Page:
ILD 831Week 3 11/5/13
- Reflect on Friedman’s concept of the Triple Convergence and its relationship to knowledge management. If knowledge is now socially developed, what is the role of leadership in knowledge management?
- Keep the focus of your initial post and responses tied to this week’s learning objectives:
- Describe the evolution of knowledge management as impacted by the web.
- Discuss ways that web-based tools can improve the management of information and knowledge
Triple Convergence provided knowledge management the technical agility to reach more people in a quicker fashion in a plethora of ways. The assortment of applications and devices available that can communicate with each other has allowed users of all ability levels to connect, discuss, and develop ideas. However, it has also made some people lazy with research and communicating in person. If they cannot find the information that they want in five minutes, they become frustrated and stop searching. They rarely consider talking to an expert in person. I have experienced this in my role as an academic advisor. Students will routinely avoid talking to an advisor in person if they can manage it. Thus, we have had to put holds on student registration accounts so that we can talk to them about their interests, abilities, and skills, and how they relate to their course of study and the individual classes that they take to complete that major. We also talk with them about the importance of networking in person and building relationships.
I read about the idea of “emotional agility” in the Harvard Business Review this week (David and Congleton, November 2013). It got me thinking about technical agility and how it could be used to development a “mindful, values-driven, and productive” method of knowledge management (David and Congleton, November 2013). When our college President takes time to visit our office and talk to the staff, that effort demonstrates that he cares about our department. Actions speak loudly in these situations, build trust, and reinforce what was said in his speeches. As noted by Jarche (2010), “Trust is also an essential component of social learning. Just because we have the technical networks does not mean that learning will automatically happen. Communications without trust are just noise, not accepted and never internalized by the recipients (p. 4).” I like to think the act of showing care is similar to what Friedman (2007) described of platforms, that “the basic underlying operating system for innovation and production – do not change very often. Thus, even though the mode of communication changes, the value of in-person communication cannot be lessened.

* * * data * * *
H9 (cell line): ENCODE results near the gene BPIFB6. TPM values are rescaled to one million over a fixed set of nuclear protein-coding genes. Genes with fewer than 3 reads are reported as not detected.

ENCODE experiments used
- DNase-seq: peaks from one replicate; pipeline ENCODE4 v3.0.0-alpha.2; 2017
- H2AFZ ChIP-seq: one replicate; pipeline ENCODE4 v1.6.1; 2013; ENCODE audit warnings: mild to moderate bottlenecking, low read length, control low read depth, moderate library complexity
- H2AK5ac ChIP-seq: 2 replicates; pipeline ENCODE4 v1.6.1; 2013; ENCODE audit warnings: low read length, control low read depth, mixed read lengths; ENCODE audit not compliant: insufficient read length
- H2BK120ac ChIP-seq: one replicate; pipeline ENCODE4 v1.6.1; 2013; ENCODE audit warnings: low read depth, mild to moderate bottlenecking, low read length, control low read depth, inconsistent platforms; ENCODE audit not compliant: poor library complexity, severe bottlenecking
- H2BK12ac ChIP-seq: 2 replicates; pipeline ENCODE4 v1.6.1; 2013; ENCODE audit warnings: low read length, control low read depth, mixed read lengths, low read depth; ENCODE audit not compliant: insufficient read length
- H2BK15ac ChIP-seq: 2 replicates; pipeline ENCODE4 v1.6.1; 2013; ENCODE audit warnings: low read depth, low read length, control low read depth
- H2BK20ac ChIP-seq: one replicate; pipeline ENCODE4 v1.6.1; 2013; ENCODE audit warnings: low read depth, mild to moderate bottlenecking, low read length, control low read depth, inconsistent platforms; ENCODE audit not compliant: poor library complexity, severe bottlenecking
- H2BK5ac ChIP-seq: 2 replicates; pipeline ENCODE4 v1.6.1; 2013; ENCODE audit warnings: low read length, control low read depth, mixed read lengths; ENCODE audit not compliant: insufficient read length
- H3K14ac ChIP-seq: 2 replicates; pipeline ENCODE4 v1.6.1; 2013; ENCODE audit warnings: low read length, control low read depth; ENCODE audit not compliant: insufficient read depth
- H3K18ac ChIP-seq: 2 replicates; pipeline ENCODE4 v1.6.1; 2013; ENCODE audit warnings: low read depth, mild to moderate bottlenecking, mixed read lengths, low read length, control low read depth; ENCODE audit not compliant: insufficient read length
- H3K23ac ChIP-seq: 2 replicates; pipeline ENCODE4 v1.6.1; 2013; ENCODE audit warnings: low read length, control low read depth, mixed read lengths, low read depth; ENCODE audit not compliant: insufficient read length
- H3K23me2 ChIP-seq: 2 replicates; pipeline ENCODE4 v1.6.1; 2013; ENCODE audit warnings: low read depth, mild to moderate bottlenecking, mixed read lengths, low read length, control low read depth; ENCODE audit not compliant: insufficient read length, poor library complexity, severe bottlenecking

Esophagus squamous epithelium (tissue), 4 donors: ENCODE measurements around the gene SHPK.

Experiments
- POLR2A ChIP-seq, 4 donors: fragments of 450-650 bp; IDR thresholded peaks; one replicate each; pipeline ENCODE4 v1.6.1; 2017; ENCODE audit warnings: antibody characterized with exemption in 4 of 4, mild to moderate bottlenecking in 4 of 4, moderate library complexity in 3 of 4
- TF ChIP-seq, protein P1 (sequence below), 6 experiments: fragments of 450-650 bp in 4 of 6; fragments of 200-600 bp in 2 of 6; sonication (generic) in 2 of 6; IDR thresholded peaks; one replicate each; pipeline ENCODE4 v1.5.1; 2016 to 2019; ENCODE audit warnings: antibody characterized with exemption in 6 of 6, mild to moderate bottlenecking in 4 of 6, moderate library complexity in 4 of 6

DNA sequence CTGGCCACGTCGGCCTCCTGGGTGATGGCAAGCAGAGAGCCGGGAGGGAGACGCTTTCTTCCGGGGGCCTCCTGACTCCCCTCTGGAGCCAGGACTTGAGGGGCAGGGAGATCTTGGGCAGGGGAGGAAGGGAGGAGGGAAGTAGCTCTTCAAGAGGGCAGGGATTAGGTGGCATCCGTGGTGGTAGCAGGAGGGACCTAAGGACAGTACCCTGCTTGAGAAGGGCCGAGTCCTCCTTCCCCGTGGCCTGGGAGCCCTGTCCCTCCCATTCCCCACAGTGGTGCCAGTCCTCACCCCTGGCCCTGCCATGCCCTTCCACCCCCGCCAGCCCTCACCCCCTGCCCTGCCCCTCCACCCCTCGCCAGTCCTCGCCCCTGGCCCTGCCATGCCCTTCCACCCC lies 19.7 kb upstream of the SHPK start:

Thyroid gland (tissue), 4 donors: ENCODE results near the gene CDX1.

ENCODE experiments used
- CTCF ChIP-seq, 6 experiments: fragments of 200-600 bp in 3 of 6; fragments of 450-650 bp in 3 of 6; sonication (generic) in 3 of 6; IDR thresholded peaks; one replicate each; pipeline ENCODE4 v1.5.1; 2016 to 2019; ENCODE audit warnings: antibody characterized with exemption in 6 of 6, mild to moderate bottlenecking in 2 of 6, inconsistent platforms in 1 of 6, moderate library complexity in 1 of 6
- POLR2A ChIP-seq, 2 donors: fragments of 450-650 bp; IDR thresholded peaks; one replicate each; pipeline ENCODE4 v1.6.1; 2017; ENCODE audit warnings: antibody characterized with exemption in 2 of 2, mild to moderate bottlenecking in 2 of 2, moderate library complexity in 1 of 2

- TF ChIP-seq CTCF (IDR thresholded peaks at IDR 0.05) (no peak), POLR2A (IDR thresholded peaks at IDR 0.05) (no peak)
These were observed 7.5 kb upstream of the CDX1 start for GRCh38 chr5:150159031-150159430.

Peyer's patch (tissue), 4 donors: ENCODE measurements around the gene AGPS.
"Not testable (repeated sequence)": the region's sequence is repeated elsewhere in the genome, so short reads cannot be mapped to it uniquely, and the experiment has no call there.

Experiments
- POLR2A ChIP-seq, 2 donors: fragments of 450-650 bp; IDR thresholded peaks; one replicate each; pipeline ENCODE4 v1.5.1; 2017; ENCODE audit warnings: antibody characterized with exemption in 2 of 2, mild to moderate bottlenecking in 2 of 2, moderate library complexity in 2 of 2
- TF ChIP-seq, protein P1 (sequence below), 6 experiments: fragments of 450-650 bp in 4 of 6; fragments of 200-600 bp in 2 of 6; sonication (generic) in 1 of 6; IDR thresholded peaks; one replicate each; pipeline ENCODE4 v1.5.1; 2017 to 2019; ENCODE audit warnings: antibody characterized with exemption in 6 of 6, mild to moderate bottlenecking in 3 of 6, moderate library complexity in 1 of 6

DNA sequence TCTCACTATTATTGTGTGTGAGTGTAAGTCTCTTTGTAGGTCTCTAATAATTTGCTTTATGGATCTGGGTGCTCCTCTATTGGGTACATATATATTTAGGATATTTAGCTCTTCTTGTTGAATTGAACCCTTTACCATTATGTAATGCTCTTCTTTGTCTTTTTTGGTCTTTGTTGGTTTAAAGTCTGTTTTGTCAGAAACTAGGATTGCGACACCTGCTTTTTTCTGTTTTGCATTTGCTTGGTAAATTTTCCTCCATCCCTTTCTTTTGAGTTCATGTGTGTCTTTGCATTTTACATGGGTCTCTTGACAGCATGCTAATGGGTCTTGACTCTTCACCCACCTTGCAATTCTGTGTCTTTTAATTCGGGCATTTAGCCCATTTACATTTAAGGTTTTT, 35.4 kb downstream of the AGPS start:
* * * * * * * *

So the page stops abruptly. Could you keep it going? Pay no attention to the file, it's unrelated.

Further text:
David, S., and Congleton, C. (2013, November). Emotional agility. Retrieved from
Friedman, T. L. (2007). The world is flat 3.0: A brief history of the twenty-first century. New
York: Picador / Farrar, Straus and Giroux.
Jarche, H.(2010). Framework for social learning in the enterprise. Retrieved from